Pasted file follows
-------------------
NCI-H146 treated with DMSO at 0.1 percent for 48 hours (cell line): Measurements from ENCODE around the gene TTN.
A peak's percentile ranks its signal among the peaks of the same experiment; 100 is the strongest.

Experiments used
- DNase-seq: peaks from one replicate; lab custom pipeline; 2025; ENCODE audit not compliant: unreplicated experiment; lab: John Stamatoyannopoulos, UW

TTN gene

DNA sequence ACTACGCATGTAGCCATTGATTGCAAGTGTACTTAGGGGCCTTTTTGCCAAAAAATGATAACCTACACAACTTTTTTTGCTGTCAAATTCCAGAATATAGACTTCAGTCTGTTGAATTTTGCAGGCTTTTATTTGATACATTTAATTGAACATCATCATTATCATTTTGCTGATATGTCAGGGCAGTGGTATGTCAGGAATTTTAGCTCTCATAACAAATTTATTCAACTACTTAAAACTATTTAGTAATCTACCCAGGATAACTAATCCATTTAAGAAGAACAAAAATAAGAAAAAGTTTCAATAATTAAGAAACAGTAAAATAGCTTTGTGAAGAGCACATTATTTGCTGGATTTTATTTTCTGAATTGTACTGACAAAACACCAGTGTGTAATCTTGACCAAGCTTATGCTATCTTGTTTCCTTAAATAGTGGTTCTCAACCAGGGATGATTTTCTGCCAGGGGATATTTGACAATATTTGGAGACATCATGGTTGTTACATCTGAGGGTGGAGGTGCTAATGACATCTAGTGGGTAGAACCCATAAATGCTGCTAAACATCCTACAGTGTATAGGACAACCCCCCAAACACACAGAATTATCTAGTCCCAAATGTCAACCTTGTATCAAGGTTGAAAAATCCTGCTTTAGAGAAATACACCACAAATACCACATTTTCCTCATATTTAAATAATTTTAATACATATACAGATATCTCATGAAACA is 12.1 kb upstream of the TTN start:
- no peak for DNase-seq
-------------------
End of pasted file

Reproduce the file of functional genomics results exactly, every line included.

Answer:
NCI-H146 treated with DMSO at 0.1 percent for 48 hours (cell line): Measurements from ENCODE around the gene TTN.
A peak's percentile ranks its signal among the peaks of the same experiment; 100 is the strongest.

Experiments used
- DNase-seq: peaks from one replicate; lab custom pipeline; 2025; ENCODE audit not compliant: unreplicated experiment; lab: John Stamatoyannopoulos, UW

TTN gene

DNA sequence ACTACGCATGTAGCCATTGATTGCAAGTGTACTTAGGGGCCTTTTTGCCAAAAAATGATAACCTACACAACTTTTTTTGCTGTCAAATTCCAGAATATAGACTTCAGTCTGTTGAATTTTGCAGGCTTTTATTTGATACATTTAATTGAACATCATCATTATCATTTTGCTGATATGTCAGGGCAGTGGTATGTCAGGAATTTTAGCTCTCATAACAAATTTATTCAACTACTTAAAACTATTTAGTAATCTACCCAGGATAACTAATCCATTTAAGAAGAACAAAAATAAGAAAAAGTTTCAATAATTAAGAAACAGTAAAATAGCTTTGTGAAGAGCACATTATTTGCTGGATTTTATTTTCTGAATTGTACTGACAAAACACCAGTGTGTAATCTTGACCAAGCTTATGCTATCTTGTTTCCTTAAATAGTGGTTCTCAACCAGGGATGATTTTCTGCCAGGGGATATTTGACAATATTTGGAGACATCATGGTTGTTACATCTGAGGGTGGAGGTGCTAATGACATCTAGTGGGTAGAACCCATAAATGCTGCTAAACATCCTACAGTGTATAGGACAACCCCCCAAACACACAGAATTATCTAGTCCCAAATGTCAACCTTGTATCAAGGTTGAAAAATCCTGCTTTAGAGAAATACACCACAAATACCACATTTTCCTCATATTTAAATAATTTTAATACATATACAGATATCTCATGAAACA is 12.1 kb upstream of the TTN start:
- no peak for DNase-seq